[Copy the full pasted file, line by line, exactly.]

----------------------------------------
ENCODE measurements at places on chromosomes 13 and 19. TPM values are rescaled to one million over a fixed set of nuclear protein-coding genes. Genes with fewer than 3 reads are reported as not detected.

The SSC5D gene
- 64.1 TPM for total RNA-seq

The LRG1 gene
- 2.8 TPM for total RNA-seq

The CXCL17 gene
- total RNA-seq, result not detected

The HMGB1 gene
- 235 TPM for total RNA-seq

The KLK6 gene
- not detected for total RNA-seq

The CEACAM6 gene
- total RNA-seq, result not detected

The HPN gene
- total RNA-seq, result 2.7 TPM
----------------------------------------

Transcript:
ENCODE measurements at places on chromosomes 13 and 19. TPM values are rescaled to one million over a fixed set of nuclear protein-coding genes. Genes with fewer than 3 reads are reported as not detected.

The SSC5D gene
- 64.1 TPM for total RNA-seq

The LRG1 gene
- 2.8 TPM for total RNA-seq

The CXCL17 gene
- total RNA-seq, result not detected

The HMGB1 gene
- 235 TPM for total RNA-seq

The KLK6 gene
- not detected for total RNA-seq

The CEACAM6 gene
- total RNA-seq, result not detected

The HPN gene
- total RNA-seq, result 2.7 TPM